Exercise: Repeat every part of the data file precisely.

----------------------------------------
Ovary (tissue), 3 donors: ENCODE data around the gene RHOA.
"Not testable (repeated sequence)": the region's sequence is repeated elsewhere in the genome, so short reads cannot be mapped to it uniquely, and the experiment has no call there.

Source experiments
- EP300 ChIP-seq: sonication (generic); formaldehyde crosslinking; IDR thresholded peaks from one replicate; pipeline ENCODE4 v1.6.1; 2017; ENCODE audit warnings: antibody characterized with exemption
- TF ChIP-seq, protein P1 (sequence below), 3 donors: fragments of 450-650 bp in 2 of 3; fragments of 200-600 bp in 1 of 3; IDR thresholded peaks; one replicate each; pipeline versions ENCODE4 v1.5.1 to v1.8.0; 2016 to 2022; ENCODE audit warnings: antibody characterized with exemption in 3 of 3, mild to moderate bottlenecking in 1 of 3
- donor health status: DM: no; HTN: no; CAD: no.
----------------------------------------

Ovary (tissue), 3 donors: ENCODE data around the gene RHOA.
"Not testable (repeated sequence)": the region's sequence is repeated elsewhere in the genome, so short reads cannot be mapped to it uniquely, and the experiment has no call there.

Source experiments
- EP300 ChIP-seq: sonication (generic); formaldehyde crosslinking; IDR thresholded peaks from one replicate; pipeline ENCODE4 v1.6.1; 2017; ENCODE audit warnings: antibody characterized with exemption
- TF ChIP-seq, protein P1 (sequence below), 3 donors: fragments of 450-650 bp in 2 of 3; fragments of 200-600 bp in 1 of 3; IDR thresholded peaks; one replicate each; pipeline versions ENCODE4 v1.5.1 to v1.8.0; 2016 to 2022; ENCODE audit warnings: antibody characterized with exemption in 3 of 3, mild to moderate bottlenecking in 1 of 3
- donor health status: DM: no; HTN: no; CAD: no.